Practicing on Strips of Sheet Metal
When you get your first scythe, it can be very intimidating to hammer away on your expensive new scythe blade in order to sharpen it. Most of us have had some, or even a lot of experience with hammering nails, but peening, namely hammering metal to thin it out, is a completely new experience, and a rather foreign concept. Berhard Lehnert suggests in his book on peening, called Dengeln, that you can practice on scrap pieces of metal banding strips before trying your hand at peening your scythe blade. I tried that out, but the banding strips I had access to where made of a very hard steel, and I found peening them to be a rather miserable experience. My scything friend Monica, who also read Lehnert's book, did some research and experiments, and discovered that the 22 gauge sheet metal commonly available in hardware stores were made of a steel just a little softer than our European scythe blades, and could be cut into strips for peening practice. She was kind enough to send me a couple of strips in the mail to try out. To my delight, I found that practicing peening on these strips of sheet metal was actually fun! I really enjoyed it.
They are thicker and softer than the edge of a scythe blade, so everything you do is quite a bit more exaggerated, but it makes for some great practice, and quickly teaches you to have some finesse with your hammer strikes. I enjoy them for just warming up, as well, before peening blades for customers. I also like them for practicing more advanced peening techniques that I don't use very often.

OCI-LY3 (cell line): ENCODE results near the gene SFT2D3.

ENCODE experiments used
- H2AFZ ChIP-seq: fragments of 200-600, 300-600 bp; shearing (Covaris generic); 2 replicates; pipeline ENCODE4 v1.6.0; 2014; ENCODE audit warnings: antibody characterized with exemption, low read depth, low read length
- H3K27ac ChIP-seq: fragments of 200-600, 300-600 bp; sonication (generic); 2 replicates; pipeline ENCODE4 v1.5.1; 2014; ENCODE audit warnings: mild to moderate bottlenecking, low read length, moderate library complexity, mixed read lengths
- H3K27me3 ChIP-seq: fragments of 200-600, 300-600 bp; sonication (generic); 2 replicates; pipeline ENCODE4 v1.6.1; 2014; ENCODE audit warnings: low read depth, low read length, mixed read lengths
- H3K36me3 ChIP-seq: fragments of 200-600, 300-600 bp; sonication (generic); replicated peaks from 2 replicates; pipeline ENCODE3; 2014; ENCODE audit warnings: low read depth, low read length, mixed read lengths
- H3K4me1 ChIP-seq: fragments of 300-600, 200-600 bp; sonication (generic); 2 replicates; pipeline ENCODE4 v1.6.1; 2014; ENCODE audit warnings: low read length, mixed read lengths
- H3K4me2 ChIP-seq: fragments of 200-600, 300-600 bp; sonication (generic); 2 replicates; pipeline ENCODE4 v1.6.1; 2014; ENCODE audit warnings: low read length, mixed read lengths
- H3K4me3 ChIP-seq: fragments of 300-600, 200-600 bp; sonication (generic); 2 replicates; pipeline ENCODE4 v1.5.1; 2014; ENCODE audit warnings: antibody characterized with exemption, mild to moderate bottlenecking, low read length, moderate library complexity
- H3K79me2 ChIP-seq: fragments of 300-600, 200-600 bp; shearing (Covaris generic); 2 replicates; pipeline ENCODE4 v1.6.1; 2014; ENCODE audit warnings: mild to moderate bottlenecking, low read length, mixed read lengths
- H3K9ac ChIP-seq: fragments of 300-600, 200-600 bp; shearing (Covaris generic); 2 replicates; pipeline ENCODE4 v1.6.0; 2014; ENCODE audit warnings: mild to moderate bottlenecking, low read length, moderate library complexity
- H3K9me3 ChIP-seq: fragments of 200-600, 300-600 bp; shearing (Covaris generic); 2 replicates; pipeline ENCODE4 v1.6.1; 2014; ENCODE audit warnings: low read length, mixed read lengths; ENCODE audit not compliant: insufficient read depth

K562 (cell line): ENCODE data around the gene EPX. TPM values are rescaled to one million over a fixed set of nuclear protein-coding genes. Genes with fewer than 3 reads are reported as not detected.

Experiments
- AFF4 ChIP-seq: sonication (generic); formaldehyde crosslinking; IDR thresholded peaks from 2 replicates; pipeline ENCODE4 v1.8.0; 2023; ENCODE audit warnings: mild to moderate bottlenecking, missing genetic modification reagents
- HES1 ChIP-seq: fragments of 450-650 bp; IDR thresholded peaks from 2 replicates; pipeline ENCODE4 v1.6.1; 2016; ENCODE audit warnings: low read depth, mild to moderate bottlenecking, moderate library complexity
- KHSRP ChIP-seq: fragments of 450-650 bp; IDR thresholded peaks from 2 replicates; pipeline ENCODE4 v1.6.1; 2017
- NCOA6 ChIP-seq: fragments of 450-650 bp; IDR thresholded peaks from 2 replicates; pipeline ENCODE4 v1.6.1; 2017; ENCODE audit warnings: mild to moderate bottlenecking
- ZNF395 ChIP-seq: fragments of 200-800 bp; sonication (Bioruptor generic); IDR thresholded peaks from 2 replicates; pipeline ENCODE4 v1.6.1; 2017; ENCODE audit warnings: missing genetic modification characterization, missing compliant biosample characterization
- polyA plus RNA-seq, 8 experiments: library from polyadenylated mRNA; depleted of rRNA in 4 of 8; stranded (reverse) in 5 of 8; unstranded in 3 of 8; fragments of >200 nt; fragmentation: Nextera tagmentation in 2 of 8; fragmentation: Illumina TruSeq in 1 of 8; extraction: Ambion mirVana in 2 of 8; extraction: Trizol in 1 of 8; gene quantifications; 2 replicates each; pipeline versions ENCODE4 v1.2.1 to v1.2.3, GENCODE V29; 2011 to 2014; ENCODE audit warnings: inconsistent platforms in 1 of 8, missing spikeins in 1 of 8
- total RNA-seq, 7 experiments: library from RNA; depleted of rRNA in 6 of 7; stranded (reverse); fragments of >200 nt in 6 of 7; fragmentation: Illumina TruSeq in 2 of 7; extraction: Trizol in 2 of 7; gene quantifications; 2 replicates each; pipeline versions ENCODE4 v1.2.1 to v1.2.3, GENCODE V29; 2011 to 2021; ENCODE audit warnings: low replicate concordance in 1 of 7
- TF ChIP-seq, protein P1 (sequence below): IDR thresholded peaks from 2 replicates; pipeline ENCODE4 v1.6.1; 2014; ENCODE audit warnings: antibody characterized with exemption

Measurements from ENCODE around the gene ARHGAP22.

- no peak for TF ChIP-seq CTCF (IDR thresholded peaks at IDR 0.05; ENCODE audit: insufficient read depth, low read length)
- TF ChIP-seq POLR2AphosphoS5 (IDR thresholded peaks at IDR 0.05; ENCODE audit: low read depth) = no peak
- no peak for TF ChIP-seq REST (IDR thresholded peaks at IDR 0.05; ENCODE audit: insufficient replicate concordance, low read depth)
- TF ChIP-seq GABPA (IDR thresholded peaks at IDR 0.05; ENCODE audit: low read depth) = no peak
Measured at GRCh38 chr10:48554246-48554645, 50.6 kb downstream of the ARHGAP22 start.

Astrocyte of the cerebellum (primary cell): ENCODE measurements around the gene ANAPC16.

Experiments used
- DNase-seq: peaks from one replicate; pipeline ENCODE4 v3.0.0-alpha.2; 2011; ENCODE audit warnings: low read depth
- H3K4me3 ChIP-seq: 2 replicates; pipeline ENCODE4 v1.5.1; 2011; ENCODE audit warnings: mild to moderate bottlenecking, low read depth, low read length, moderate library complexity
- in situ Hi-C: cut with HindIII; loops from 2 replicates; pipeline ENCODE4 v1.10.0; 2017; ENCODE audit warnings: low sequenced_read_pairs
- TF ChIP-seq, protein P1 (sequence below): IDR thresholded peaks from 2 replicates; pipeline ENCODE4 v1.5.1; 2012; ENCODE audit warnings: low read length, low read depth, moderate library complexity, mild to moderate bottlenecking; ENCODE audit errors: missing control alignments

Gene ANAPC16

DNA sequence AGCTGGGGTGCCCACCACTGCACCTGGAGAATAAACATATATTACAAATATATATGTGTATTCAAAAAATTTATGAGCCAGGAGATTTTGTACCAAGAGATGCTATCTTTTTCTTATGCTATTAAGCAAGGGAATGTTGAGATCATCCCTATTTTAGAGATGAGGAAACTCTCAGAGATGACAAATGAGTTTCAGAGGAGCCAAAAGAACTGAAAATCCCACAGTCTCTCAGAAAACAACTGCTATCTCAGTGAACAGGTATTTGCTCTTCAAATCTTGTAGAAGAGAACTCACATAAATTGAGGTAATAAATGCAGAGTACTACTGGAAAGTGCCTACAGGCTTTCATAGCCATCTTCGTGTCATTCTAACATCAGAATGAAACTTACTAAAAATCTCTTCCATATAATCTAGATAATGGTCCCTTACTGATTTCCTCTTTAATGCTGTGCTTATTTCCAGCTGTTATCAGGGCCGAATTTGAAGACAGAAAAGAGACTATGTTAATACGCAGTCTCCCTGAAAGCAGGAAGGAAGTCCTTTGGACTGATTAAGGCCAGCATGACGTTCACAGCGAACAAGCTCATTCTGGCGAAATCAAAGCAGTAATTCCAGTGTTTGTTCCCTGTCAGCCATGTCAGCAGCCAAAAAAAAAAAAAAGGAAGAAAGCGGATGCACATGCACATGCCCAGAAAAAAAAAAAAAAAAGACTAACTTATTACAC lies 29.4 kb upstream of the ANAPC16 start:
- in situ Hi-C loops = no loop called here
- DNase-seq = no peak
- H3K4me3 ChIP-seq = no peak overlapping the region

I started incorporating these sheet metal practice strips into my scythe workshops in 2015. People usually have some apprehension about attempting to peen their scythe blades for the first time. When starting out with these practice strips first, quickly leads to big smiles and laughter. I find them to be a great teaching aid.
It is very easy to clearly see how a scythe anvil and hammer are designed to hammer the edge to draw it out and thin it down, with these practice strips Since the peening effects are more exaggerated on the thicker, softer sheet metal edge, it helps you quickly develop some finesse and consistency with your hammer strikes, before attempting to peen a scythe blade. Peening on your actual scythe blade won't be as dramatic. The metal will be harder and thinner to start with, and therefore will move in smaller increments. And if you start with the method I outlined in my manuals on my Peening Workshop page, and only peen the very edge (as opposed to starting starting a distance in from the edge and working your way out), the chance of doing any serious damage is very minute. Any unevenness will be worn away eventually by the act of mowing and honing. So have no fear, yes you can peen your own scythe blade!
I include a strip of practice sheet metal in the peening kits that I sell. Once you have read my manuals, try out the hammer drawing and packing hammer strikes and see how evenly you can draw out the metal at the edge of these practice strips. Your results may be quite zagged at first, but will get better with practice. These strips can be filed or ground back down on a bench grinder, and you can use them again. Once you get a better feel for peening, an exercise that I recommend is to keep track of your passes by peening one inch less per pass, so you end up with a practice strip that looks like the photo above and below, with the amount of metal drawn out by each pass being clearly illustrated. On the first pass with the drawing hammer strike, I left an inch of metal unpeened for #0. On the second pass I stopped leaving an inch of the first pass for #1, etc. On this strip I was doing the drawing hammer strike. On the 5th pass it stopped being very effective and I repeated it for #6. Then on the 7th pass I switched to my packing or sharpening hammer strike (see manual 2) to finish out the edge. You can clearly demonstrate how much metal you can move and thin out by just repeatedly peening the very edge.
I hope this article inspires you to give freehand peening a try, and that you enjoy the learning process. Yes, you can!
- Botan Anderson